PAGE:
Could consultation be an antidote to the stress of organisational change?

A recent study published in Human Resource Management Journal explores the impact on employees of restructuring and downsizing and whether consultation can help mitigate the negative impact of change.

“In the context of change, consultation has been found to facilitate sense making, reduce employee uncertainty, and limit cynicism”

Organisational restructuring, downsizing and constant change can have a negative impact on employee motivation and morale which, in turn, can lead to a decline in performance.

The effects of organisational change aren’t static. They can emerge at different stages of a change. At the beginning (when change is announced); during (when employees try to navigate and make sense of what is happening); and after (for those employees who ‘survive’ and who wait for the next change).

“…rare organisations that successfully navigate the complexities of restructuring and downsizing, dedicate attention to surviving employees, including via consultation about where efficiencies may exist and how improvements can be made”

The research

The researchers used the Job-Demands Resources Model to explore the lived experiences of employees of restructuring and downsizing. They suggested that work intensity (job demand) increases in response to change and wanted to examine whether consultation (job resource) could mitigate the negative impact on well-being. For the purposes of this research, emotional exhaustion and job satisfaction were used as the indicators of well-being.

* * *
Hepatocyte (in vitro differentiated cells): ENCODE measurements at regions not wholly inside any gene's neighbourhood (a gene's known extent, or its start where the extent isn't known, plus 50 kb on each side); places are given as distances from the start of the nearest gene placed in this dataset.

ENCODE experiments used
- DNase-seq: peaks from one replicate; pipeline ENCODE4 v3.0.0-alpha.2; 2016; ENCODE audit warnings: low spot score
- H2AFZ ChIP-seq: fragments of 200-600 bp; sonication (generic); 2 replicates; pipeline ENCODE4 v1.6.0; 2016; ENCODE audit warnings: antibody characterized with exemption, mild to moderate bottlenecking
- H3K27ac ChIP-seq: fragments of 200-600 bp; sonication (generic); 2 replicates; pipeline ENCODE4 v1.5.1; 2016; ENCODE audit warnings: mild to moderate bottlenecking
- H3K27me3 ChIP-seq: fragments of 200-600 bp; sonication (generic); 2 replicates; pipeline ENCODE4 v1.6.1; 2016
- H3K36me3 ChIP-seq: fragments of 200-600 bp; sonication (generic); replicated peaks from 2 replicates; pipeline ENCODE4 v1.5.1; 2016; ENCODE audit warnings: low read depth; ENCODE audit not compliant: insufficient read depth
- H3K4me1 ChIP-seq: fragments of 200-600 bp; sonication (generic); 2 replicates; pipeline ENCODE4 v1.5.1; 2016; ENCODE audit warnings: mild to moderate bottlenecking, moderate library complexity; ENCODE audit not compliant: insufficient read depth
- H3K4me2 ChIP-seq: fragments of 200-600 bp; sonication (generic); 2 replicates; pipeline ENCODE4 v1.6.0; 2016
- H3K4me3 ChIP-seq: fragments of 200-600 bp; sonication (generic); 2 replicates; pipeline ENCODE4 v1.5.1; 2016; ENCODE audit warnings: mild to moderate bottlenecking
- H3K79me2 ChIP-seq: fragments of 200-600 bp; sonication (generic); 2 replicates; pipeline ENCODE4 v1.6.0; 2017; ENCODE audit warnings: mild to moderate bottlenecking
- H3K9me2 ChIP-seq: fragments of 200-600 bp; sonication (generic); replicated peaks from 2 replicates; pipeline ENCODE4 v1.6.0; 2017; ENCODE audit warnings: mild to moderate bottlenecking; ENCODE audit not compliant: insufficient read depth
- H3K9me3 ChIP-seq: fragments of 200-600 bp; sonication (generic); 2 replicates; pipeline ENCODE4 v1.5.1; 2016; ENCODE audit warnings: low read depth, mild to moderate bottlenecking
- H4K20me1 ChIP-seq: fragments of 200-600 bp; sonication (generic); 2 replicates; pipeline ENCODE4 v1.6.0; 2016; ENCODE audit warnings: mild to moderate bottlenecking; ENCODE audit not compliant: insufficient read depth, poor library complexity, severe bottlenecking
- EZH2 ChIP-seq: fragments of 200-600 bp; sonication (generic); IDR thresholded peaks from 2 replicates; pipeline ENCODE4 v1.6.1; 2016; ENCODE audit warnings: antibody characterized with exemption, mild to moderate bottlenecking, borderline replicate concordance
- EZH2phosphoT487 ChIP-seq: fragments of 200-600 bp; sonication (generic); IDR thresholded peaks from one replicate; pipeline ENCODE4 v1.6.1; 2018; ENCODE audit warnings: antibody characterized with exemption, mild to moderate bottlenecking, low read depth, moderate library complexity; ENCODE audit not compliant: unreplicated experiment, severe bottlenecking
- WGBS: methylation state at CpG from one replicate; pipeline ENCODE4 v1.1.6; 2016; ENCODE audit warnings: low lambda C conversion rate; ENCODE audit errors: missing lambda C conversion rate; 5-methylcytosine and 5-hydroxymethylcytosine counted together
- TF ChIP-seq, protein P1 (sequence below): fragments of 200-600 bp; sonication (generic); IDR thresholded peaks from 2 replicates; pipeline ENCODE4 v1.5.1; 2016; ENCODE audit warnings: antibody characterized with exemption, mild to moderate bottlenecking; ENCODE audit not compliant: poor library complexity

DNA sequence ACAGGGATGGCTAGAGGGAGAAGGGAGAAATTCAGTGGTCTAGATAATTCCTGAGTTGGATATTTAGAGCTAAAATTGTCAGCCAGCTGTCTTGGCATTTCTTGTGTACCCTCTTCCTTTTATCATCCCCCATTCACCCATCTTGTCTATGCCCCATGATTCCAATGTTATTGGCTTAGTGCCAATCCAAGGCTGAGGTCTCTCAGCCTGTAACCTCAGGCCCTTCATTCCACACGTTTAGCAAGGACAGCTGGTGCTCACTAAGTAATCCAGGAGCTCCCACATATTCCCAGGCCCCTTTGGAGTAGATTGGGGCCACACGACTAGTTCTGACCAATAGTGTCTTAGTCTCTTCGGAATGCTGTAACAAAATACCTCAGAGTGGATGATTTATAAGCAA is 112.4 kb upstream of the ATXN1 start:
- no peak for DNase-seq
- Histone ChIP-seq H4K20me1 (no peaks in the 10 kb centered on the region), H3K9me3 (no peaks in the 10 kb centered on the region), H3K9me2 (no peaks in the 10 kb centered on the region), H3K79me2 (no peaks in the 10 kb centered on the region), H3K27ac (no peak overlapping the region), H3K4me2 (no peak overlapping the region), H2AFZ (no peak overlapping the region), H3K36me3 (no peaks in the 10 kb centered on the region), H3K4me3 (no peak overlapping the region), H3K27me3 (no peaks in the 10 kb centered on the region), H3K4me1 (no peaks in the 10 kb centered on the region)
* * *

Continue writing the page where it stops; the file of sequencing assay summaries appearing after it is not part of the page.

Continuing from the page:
Research took place in the Republic of Ireland in 2009, in the immediate aftermath of the world financial crisis. A telephone survey was used, with 5, 110 people participating. A number of questions were asked to explore job demand, job resources, well-being and experiences of restructuring and downsizing. Of those who responded, 48% had experienced a recent organisational restructure, and 57% had experienced downsizing.

The findings

  1. Employee perceptions of restructuring and downsizing were such that work intensified, i.e. people worked harder and longer in response to the threat they felt changes posed to them.
  2. The more work intensified in response to restructure or downsizing, the more likely it was that people would experience exhaustion and/or lower job satisfaction.
  3. Consultation helped to reduce the negative impact of change, such as increased work intensity, exhaustion and job dissatisfaction. The more extensive the consultation, the more the negative impact seemed to be reduced.

Implications and solutions

“In the midst of uncertainty brought about by dramatic organisational change and recessionary contexts, managers would do well to dedicate time to listening and consulting with their employees”

This research has several limitations, most notably that it took place in a country (Ireland) that was significantly and detrimentally impacted by the world financial crisis. This may have skewed the results, particularly as the survey happened in the immediate fall-out when reactions might have been heightened. In addition, the research was based on self-report where it is likely some people will have over-estimated how they were working even harder and longer.